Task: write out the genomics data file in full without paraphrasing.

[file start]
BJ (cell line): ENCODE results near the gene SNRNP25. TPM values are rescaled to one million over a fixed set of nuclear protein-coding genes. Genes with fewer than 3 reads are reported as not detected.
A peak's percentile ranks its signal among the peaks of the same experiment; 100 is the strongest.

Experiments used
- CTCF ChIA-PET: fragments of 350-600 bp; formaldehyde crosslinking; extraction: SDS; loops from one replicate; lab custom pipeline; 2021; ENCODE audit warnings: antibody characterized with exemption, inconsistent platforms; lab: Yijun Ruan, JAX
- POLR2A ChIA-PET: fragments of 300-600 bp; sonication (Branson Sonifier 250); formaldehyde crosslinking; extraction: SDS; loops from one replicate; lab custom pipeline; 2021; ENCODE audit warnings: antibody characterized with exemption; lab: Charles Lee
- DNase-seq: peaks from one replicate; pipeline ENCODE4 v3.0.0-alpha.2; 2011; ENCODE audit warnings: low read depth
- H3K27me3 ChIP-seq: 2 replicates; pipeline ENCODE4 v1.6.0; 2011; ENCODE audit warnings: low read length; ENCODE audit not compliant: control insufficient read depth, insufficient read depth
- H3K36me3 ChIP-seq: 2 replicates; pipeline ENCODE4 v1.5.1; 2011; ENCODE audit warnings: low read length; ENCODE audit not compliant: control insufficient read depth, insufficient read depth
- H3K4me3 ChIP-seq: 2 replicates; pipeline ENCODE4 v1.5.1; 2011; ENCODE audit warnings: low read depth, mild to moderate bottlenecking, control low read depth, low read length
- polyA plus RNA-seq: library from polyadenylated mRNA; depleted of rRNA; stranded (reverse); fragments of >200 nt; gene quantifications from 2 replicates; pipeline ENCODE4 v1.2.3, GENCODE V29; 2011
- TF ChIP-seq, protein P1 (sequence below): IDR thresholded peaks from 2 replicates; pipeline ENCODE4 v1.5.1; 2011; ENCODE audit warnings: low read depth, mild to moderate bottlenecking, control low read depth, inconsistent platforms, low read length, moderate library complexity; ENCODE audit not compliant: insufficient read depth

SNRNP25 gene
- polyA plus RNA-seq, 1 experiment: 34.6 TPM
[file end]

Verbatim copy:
BJ (cell line): ENCODE results near the gene SNRNP25. TPM values are rescaled to one million over a fixed set of nuclear protein-coding genes. Genes with fewer than 3 reads are reported as not detected.
A peak's percentile ranks its signal among the peaks of the same experiment; 100 is the strongest.

Experiments used
- CTCF ChIA-PET: fragments of 350-600 bp; formaldehyde crosslinking; extraction: SDS; loops from one replicate; lab custom pipeline; 2021; ENCODE audit warnings: antibody characterized with exemption, inconsistent platforms; lab: Yijun Ruan, JAX
- POLR2A ChIA-PET: fragments of 300-600 bp; sonication (Branson Sonifier 250); formaldehyde crosslinking; extraction: SDS; loops from one replicate; lab custom pipeline; 2021; ENCODE audit warnings: antibody characterized with exemption; lab: Charles Lee
- DNase-seq: peaks from one replicate; pipeline ENCODE4 v3.0.0-alpha.2; 2011; ENCODE audit warnings: low read depth
- H3K27me3 ChIP-seq: 2 replicates; pipeline ENCODE4 v1.6.0; 2011; ENCODE audit warnings: low read length; ENCODE audit not compliant: control insufficient read depth, insufficient read depth
- H3K36me3 ChIP-seq: 2 replicates; pipeline ENCODE4 v1.5.1; 2011; ENCODE audit warnings: low read length; ENCODE audit not compliant: control insufficient read depth, insufficient read depth
- H3K4me3 ChIP-seq: 2 replicates; pipeline ENCODE4 v1.5.1; 2011; ENCODE audit warnings: low read depth, mild to moderate bottlenecking, control low read depth, low read length
- polyA plus RNA-seq: library from polyadenylated mRNA; depleted of rRNA; stranded (reverse); fragments of >200 nt; gene quantifications from 2 replicates; pipeline ENCODE4 v1.2.3, GENCODE V29; 2011
- TF ChIP-seq, protein P1 (sequence below): IDR thresholded peaks from 2 replicates; pipeline ENCODE4 v1.5.1; 2011; ENCODE audit warnings: low read depth, mild to moderate bottlenecking, control low read depth, inconsistent platforms, low read length, moderate library complexity; ENCODE audit not compliant: insufficient read depth

SNRNP25 gene
- polyA plus RNA-seq, 1 experiment: 34.6 TPM